No one likes to contemplate the topic of failure, but understanding what contributes to failure can be a great way to steer clear of it. There are more than four reasons why marketing may fail, but these four seem to stand out in stark contrast to success.
1) Lack of Systematic Approach
Best practices and experience matters. Replicating results requires putting a system in place that will behave and perform as expected. The right procedures will make the tweaking required for each campaign much more efficient to dial in.
The approach is defined by successful experience. You can adopt an existing approach, or create your own through careful testing.
2) Wrong Market Focus
Choosing the wrong market is one of the primary reasons for a lack of results. Make sure you work with someone who can identify your target demographics, and who performs the kind of strategic research that finds the windows of opportunity.
It is imperative that you have an understanding of your ideal client / customer, and how to reach out to them with the appropriate content to satisfy their pre-contact questions.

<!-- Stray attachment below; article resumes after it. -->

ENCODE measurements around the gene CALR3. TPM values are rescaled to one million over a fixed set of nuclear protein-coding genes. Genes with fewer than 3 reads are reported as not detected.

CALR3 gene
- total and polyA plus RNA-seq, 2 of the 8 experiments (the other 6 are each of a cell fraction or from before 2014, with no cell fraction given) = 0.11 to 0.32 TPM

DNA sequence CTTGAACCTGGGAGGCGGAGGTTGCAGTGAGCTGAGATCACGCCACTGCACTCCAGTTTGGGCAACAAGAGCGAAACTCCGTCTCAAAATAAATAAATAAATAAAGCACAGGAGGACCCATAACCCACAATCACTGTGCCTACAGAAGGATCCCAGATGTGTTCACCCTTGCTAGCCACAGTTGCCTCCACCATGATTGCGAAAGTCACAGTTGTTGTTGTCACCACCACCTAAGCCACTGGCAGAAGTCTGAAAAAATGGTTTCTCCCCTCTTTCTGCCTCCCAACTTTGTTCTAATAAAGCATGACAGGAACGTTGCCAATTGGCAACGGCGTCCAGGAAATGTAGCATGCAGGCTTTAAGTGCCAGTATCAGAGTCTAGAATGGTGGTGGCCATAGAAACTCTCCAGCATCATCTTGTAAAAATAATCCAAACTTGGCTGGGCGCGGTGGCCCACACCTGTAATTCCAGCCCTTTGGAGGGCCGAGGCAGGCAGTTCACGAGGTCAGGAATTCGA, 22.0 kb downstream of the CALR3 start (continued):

3) Poor Design Quality of Your System
Not only must a system exist, it must be designed correctly. Is the blend of marketing tools appropriate? Is micro-testing being conducted to protect your investment during the testing stage?
The power to reproduce a marketing result over time is found in the system. Create a system, test the system, improve the system and the system will serve you well.
4) Lack of Frequency of Contact
Multiple touches are invariably required to achieve the highest conversion rate. Does the system have built in tools to put those additional touches on the prospect? What happens after the lead is received?
Google has indicated that it now takes 10.4 touches on a prospect to generate a contact or purchase decision. This level of interaction requires a robust content marketing approach in order to be successful.
Not every marketing endeavor delivers a good ROI (Return on Investment). Improve your odds of getting it right by avoiding these four marketing killers.
by: Michael Richards